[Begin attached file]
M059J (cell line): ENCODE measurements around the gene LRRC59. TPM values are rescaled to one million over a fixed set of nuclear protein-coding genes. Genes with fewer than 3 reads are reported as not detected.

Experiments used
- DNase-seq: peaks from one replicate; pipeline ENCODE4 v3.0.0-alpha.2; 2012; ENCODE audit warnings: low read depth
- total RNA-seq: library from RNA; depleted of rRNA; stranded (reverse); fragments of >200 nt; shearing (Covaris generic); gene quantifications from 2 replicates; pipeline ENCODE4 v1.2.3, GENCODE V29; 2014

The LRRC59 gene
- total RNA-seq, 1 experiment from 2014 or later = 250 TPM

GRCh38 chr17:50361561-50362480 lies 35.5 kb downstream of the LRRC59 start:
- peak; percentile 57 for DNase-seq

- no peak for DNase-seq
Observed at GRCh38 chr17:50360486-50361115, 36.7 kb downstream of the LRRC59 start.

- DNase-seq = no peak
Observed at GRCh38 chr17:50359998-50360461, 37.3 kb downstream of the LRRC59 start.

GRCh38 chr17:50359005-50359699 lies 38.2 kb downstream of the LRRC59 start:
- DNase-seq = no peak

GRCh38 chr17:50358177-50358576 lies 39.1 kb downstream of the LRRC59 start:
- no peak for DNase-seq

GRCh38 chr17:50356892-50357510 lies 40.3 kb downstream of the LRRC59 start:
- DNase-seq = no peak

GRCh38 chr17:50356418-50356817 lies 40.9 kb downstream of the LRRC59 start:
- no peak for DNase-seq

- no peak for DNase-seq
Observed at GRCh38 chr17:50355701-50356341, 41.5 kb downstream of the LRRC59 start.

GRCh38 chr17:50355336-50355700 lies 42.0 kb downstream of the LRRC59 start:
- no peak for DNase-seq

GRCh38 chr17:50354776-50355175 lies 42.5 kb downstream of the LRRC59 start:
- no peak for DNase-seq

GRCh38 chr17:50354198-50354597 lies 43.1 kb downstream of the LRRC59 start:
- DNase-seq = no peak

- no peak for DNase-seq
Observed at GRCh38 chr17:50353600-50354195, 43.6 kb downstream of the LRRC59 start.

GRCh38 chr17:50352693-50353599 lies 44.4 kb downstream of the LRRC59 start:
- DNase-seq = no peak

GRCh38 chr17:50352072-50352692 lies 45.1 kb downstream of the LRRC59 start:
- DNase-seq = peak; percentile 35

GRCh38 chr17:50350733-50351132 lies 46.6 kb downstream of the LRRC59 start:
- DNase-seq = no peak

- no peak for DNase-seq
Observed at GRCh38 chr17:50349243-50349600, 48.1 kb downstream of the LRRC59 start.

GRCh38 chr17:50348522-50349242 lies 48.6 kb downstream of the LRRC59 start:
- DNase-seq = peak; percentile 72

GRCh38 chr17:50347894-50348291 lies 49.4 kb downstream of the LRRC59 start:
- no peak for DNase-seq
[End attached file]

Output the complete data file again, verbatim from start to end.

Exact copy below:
M059J (cell line): ENCODE measurements around the gene LRRC59. TPM values are rescaled to one million over a fixed set of nuclear protein-coding genes. Genes with fewer than 3 reads are reported as not detected.

Experiments used
- DNase-seq: peaks from one replicate; pipeline ENCODE4 v3.0.0-alpha.2; 2012; ENCODE audit warnings: low read depth
- total RNA-seq: library from RNA; depleted of rRNA; stranded (reverse); fragments of >200 nt; shearing (Covaris generic); gene quantifications from 2 replicates; pipeline ENCODE4 v1.2.3, GENCODE V29; 2014

The LRRC59 gene
- total RNA-seq, 1 experiment from 2014 or later = 250 TPM

GRCh38 chr17:50361561-50362480 lies 35.5 kb downstream of the LRRC59 start:
- peak; percentile 57 for DNase-seq

- no peak for DNase-seq
Observed at GRCh38 chr17:50360486-50361115, 36.7 kb downstream of the LRRC59 start.

- DNase-seq = no peak
Observed at GRCh38 chr17:50359998-50360461, 37.3 kb downstream of the LRRC59 start.

GRCh38 chr17:50359005-50359699 lies 38.2 kb downstream of the LRRC59 start:
- DNase-seq = no peak

GRCh38 chr17:50358177-50358576 lies 39.1 kb downstream of the LRRC59 start:
- no peak for DNase-seq

GRCh38 chr17:50356892-50357510 lies 40.3 kb downstream of the LRRC59 start:
- DNase-seq = no peak

GRCh38 chr17:50356418-50356817 lies 40.9 kb downstream of the LRRC59 start:
- no peak for DNase-seq

- no peak for DNase-seq
Observed at GRCh38 chr17:50355701-50356341, 41.5 kb downstream of the LRRC59 start.

GRCh38 chr17:50355336-50355700 lies 42.0 kb downstream of the LRRC59 start:
- no peak for DNase-seq

GRCh38 chr17:50354776-50355175 lies 42.5 kb downstream of the LRRC59 start:
- no peak for DNase-seq

GRCh38 chr17:50354198-50354597 lies 43.1 kb downstream of the LRRC59 start:
- DNase-seq = no peak

- no peak for DNase-seq
Observed at GRCh38 chr17:50353600-50354195, 43.6 kb downstream of the LRRC59 start.

GRCh38 chr17:50352693-50353599 lies 44.4 kb downstream of the LRRC59 start:
- DNase-seq = no peak

GRCh38 chr17:50352072-50352692 lies 45.1 kb downstream of the LRRC59 start:
- DNase-seq = peak; percentile 35

GRCh38 chr17:50350733-50351132 lies 46.6 kb downstream of the LRRC59 start:
- DNase-seq = no peak

- no peak for DNase-seq
Observed at GRCh38 chr17:50349243-50349600, 48.1 kb downstream of the LRRC59 start.

GRCh38 chr17:50348522-50349242 lies 48.6 kb downstream of the LRRC59 start:
- DNase-seq = peak; percentile 72

GRCh38 chr17:50347894-50348291 lies 49.4 kb downstream of the LRRC59 start:
- no peak for DNase-seq